Scoot McNairy

Interview by Holly Grigg-Spall

Photos by Michael Mundy

“I wanted my career to build over the years and it has.
I have no complaints.

Scoot McNairyI’m the happiest kid in Texas.” — Scoot McNairy

Scoot McNairy is an actor and producer. His movies include Killing Them Softly, 12 Years A Slave, Gone Girl, Argo and Black Sea. In 2016 he will star in the much-anticipated Batman v Superman. You can also see him in AMC’s Halt and Catch Fire when it returns for a second season later this year. He is from and lives in Texas.

The name Scoot McNairy may not ring any bells, despite the fact that the Texan actor has starred in two Oscar-winning movies of recent years (12 Years A Slave and Argo), which is, actually, just the way he likes it. But with roles in the much-anticipated Batman v Superman and David Gordon Green’s Our Brand Is Crisis things might not stay that way for much longer.

We caught up with Scoot on a break in his busy schedule to talk about mixing film with television, ambitions to direct, and having lunch with Gary Oldman.

Holly Grigg-Spall: You seem to have so much going on right now, how do you go about choosing your next project?

Scoot McNairy: After I’m done with one project, I go right back to the drawing board and start reading scripts. I have a list of filmmakers I want to work with and I track them to see what they’re doing next. Sometimes I just call a director I like and tell them I’m a big fan and want to work with them on whatever they’ve got going. Eight times out of ten they want to work with me, too. With reading scripts, it’s whatever strikes me or appeals to me. I’ll be thinking – here’s a character I haven’t done yet. You take so much time on these characters you have to choose ones you love.

Based on the 1974 novel Cogan’s Trade by George V. Higgins, the 2012 movie Killing Them Softly stars Brad Pitt and is directed by Andrew Dominik. The film was nominated for a Palme D’Or at the Cannes Film Festival.

Ben Mendelsohn is an Australian actor from Melbourne. He has starred in Animal Kingdom, The Dark Knight Rises, Killing Them Softly and the TV series Girls.

HGS: Of all of the characters you’ve played so far, which really stands out as a favorite?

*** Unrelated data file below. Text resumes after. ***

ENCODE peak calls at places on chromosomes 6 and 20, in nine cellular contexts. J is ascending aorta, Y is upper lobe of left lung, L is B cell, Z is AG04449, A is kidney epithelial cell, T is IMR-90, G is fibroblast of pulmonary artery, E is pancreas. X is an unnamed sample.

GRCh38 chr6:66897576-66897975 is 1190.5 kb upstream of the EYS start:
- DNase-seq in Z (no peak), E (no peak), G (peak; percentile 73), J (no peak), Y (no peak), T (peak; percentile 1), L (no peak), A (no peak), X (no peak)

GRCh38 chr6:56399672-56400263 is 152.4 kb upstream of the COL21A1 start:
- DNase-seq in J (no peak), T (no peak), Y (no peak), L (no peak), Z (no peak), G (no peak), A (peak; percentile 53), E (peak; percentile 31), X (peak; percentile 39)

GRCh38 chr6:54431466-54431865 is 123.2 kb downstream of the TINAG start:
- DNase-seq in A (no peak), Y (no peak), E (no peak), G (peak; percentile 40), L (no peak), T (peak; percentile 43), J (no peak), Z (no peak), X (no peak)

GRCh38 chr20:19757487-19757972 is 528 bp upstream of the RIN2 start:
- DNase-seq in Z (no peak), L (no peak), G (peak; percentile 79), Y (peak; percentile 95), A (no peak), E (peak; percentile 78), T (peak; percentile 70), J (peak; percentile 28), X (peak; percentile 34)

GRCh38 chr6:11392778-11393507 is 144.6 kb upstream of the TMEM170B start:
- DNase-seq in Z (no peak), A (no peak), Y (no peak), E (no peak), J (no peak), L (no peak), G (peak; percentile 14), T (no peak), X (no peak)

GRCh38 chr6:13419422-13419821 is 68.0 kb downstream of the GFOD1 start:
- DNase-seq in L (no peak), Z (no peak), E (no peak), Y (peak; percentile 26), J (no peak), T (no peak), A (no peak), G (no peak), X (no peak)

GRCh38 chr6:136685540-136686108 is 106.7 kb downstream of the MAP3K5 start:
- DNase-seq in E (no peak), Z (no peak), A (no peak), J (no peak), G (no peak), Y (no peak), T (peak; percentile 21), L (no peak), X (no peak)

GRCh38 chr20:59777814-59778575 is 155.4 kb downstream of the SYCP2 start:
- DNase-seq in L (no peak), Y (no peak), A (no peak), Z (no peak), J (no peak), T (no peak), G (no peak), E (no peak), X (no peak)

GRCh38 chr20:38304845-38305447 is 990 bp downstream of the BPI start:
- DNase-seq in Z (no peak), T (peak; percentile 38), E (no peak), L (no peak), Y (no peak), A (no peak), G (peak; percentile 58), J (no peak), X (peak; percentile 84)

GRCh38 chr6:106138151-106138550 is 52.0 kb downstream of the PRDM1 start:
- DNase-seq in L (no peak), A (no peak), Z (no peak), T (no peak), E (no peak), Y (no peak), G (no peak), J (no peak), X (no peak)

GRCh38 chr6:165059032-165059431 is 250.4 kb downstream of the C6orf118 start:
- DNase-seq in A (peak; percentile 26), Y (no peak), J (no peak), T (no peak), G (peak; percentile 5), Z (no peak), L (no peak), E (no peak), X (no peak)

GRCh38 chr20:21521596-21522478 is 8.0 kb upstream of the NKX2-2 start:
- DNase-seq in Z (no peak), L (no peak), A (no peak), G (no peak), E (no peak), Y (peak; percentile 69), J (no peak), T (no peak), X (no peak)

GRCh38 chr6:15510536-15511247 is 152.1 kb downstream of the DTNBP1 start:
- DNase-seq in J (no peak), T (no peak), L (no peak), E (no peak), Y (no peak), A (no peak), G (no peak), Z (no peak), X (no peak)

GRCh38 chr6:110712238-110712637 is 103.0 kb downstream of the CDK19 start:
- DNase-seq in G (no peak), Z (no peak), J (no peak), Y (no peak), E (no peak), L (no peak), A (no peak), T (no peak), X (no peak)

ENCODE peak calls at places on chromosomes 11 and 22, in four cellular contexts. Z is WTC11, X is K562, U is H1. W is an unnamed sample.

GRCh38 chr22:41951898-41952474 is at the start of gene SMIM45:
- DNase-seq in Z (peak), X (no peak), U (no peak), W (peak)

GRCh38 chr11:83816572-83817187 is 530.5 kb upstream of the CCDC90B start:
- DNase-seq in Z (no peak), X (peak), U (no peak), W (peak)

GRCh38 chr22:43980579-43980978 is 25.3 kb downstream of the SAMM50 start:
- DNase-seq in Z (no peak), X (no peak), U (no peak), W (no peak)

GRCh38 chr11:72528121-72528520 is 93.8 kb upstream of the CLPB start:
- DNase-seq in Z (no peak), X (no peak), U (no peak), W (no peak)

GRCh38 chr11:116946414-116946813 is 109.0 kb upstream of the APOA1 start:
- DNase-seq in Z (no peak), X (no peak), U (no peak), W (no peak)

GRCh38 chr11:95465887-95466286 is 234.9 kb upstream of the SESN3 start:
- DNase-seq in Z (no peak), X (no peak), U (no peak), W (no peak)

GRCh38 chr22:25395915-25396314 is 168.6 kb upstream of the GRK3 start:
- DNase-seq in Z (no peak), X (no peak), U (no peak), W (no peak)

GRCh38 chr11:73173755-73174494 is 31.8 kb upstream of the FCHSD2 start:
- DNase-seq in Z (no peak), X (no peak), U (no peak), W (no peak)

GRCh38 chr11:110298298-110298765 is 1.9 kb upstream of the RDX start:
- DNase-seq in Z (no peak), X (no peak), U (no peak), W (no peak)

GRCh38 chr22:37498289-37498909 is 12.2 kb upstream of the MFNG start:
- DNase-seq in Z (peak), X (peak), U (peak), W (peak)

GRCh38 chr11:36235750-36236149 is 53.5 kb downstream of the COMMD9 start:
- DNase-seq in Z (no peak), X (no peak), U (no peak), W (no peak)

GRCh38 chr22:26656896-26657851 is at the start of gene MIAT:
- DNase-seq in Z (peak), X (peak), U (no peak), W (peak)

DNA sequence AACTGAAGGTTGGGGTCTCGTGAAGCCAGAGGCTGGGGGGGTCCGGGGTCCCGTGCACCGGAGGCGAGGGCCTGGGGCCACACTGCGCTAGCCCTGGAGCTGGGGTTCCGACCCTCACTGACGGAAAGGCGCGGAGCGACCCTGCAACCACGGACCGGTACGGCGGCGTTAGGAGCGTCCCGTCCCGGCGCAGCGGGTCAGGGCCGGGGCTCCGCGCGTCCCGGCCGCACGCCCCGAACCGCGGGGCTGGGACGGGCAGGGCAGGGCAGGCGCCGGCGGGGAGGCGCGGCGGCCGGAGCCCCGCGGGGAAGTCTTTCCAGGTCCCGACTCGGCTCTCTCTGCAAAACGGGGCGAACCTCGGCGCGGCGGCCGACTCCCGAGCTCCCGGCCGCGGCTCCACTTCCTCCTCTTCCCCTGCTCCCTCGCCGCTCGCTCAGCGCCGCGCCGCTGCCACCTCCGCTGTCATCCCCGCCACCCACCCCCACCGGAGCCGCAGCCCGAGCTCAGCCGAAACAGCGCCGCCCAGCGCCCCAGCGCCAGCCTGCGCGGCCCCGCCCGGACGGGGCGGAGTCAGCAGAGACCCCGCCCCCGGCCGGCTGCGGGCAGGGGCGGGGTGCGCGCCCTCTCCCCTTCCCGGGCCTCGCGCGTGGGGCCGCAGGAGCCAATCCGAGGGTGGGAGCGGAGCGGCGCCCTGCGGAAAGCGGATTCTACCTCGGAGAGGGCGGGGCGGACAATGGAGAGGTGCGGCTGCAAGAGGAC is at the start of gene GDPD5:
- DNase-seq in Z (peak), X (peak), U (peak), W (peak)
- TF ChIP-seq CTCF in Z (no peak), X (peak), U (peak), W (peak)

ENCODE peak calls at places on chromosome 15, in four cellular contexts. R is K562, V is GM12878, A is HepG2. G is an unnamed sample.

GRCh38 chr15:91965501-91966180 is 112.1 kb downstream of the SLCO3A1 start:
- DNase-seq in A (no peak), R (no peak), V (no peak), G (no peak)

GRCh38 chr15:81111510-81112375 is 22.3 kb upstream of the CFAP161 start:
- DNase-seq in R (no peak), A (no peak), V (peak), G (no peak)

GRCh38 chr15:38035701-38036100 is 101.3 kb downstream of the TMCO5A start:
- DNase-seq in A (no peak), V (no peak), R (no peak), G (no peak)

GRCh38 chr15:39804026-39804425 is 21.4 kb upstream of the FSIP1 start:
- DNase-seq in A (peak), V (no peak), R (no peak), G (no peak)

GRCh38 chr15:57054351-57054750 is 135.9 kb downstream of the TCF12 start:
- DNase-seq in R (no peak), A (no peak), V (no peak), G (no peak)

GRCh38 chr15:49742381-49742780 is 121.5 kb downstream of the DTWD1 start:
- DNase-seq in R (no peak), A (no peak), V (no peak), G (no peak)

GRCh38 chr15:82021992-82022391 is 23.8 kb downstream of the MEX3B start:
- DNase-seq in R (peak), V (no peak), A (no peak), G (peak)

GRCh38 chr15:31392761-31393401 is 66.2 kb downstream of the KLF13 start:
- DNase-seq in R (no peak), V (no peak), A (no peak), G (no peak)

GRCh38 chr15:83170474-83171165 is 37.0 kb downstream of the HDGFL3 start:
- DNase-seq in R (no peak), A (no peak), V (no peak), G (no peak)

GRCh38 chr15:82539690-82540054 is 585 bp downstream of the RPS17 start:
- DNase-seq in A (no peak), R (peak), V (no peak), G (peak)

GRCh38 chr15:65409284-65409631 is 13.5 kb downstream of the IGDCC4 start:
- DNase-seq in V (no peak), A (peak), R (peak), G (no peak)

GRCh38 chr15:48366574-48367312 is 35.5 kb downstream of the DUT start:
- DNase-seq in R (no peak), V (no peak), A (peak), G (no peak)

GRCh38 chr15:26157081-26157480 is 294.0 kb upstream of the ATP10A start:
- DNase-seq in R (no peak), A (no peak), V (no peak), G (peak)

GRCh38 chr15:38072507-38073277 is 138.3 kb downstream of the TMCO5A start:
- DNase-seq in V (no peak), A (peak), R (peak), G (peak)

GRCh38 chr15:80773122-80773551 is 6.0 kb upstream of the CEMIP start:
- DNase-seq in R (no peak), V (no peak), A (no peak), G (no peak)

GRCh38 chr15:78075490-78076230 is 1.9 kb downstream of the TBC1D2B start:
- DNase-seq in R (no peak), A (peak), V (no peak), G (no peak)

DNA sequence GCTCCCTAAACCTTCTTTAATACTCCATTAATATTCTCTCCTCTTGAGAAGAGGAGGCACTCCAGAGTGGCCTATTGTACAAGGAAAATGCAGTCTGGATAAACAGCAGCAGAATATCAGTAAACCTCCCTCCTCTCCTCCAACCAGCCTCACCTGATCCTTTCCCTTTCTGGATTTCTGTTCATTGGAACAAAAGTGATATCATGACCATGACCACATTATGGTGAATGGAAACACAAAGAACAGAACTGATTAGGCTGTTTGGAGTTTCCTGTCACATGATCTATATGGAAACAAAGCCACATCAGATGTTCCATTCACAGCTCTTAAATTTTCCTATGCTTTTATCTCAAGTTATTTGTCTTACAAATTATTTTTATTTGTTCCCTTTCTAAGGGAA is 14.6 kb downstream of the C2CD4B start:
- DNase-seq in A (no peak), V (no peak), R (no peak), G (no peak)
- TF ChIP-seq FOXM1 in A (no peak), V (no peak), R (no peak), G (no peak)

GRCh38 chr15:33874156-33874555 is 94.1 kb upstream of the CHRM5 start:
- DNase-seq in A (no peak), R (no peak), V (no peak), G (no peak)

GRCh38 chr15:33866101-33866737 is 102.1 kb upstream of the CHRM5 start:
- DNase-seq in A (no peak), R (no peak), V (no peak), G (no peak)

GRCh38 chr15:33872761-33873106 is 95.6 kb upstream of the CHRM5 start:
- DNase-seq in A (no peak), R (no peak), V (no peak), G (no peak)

SM: I really liked playing Frankie in Killing Them Softly. He was a fun character, kinda cartoony really. So that was a lot of fun. I loved working with Ben Mendelsohn in that role too. That guy is one of the most entertaining people I’ve ever been around. I had so much fun working with him. We had such fun on that movie. It was such a pleasurable film to work on.

Paul Greengrass is a British director. He has directed United 93, Captain Philips, Green Zone and two of the Bourne movies.

Paul Thomas Anderson is the writer-director of Punch Drunk Love, Boogie Nights, Magnolia, There Will Be Blood and The Master. He has been nominated for an Academy Award five times.

HGS: What filmmakers are on your list?

SM: I’d like to work with Paul Greengrass and Paul Thomas Anderson, but the list just goes on and on. I think I’ve set my sights on Paul Thomas Anderson, though.

HGS: You’ve worked with a lot of big stars and well-known directors – have any of them passed on advice about how to build a career in the business?

SM: I don’t think I’d classify it as advice. If anything they’ve passed along a lot of knowledge. When I’m on set I’m always watching and learning. I’ll listen to what a director will say to the DP or camera operator about setting up a shot. That’s the best education you can get. Especially as I want to direct movies too. So I wouldn’t say I’ve gotten advice, but I have eavesdropped in on everything that directors are doing and paid attention on set.

“If you work your ass off for ten years you can star in a movie with Brad Pitt
or have anything you want.
Bust your ass at anything that you do in life.”
— Scoot McNairy

HGS: Do you have plans to direct soon?

SM: I’m in the process of working on that right now. We’re going back and forth on a script with the writer.

Once I started producing movies, I realized I didn’t feel creatively fulfilled as a producer. The creativity in movie making comes from being a director. I was drawn to it for that reason. I want to have my vision up on that screen.

HGS: Would you ever want to act in a movie and direct simultaneously?

SM: The idea for me would be just to focus on directing and playing with the actors. If the role is right though and I can’t find someone to fill that role, then sure I would step in.

I mostly started producing because no one would give me a job. I’m trying to carve my career out the way I want it to be. You do your best to make it what you want. With the films I produced I wasn’t all that happy with what I saw on screen. You need to direct the film. I may not be great at directing, but I will have a stab at it.